Russian Federation used Google ads to advertise during U.S. election

File Russian President Vladimir Putin meets with then Secretary of State Hillary Clinton in Vladivostok Russia 2012

The news about Google comes amid a flurry of reports about how Facebook is dealing with bearing the brunt of the blame for "fake news" affecting the election.

The Washington Post reported Monday that the ads found by Google do not appear to be from the Kremlin-linked Internet Research Agency that had purchased ads on Facebook.

Google, Facebook and Twitter have all agreed to testify at public hearings before the Senate and House intelligence committees on November 1, company sources {link:told CNN: Monday "http://money.cnn.com/2017/10/09/media/google-russia-ads/index.html?adkey=bn" target="_blank"}.

Following Google, Twitter and Facebook, Microsoft has now announced that they are investigating whether Russians bought pre-election ads on their Bing search or other ad platforms in the US. Lawmakers had been homing in on Google services including YouTube and Gmail, Bloomberg reported last week.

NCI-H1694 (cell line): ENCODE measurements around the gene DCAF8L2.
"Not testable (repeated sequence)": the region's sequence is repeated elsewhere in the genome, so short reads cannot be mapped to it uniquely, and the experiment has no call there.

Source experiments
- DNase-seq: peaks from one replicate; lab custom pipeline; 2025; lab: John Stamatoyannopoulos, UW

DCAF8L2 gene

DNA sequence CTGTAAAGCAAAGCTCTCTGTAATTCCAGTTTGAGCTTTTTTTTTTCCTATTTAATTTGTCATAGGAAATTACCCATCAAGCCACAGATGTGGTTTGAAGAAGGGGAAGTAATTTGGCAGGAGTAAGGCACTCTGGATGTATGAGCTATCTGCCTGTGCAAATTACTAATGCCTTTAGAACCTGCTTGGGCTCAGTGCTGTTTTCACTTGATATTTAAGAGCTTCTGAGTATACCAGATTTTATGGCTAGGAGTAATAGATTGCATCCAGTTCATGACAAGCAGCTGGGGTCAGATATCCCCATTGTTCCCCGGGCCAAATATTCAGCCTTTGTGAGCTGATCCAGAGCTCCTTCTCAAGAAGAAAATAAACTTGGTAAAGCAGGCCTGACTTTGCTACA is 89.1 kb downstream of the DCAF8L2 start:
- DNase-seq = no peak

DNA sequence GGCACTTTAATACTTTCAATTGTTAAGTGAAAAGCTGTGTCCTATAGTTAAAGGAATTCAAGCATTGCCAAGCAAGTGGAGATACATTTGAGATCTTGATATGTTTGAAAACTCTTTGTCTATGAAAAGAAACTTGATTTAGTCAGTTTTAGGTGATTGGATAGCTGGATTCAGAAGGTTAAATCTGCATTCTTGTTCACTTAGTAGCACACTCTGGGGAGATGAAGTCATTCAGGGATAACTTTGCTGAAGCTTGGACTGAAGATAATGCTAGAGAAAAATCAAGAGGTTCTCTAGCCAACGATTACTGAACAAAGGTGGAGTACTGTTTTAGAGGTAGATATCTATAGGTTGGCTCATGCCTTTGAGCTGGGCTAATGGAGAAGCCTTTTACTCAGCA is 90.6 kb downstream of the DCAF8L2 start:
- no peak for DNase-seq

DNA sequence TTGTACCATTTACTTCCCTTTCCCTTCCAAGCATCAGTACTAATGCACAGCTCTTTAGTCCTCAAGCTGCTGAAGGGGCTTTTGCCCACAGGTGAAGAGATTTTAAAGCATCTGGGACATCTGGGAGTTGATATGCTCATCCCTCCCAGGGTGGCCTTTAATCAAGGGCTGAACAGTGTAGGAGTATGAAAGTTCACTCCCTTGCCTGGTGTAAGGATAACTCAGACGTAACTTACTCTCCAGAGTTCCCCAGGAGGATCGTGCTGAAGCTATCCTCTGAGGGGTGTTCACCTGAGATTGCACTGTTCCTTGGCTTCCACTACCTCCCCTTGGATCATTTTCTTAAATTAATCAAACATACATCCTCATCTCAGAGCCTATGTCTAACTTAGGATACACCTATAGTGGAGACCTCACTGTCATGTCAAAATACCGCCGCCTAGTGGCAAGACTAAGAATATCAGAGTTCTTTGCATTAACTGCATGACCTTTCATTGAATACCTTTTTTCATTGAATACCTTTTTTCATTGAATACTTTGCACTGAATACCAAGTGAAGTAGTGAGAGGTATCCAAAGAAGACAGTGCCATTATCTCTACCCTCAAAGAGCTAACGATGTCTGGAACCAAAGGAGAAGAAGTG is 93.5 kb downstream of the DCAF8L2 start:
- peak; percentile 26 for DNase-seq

Separately, the Daily Beast reported that Russian Federation recruited fervent supporters of President Donald Trump to make YouTube videos that bashed his campaign opponent Hillary Clinton.

Federal, congressional and private investigators are all looking into the extent of Russian efforts to influence USA media prior to the elections; a common thread is that Russians with alleged Kremlin ties sought to spread misinformation and confusion with the goal of promoting division and President Donald Trump's candidacy.

Facebook, Twitter and now Google.

Google also has two different sets of policies for dealing with who can create accounts and who can buy advertising, making it harder for the company to police accounts that simply created YouTube pages without paying money to advertise or have those pages promoted.

Google, which previously said it didn't find evidence of Russian-linked activity on its site, came to its latest conclusions after looking at data from Twitter, the person familiar with the investigation said.

Now Facebook is telling advertisers that political and other types of ads will be reviewed by humans before they go live, according to Axios. Twitter itself has said it found Russian accounts by matching by the accounts Facebook had found.

The sprawling inquiry into the extent of Russian attempts to purchase ads on the USA internet before the 2016 federal elections has expanded to yet another digital giant, with Microsoft confirming that it has launched an internal investigation into whether it sold such advertisements via its Bing search engine.

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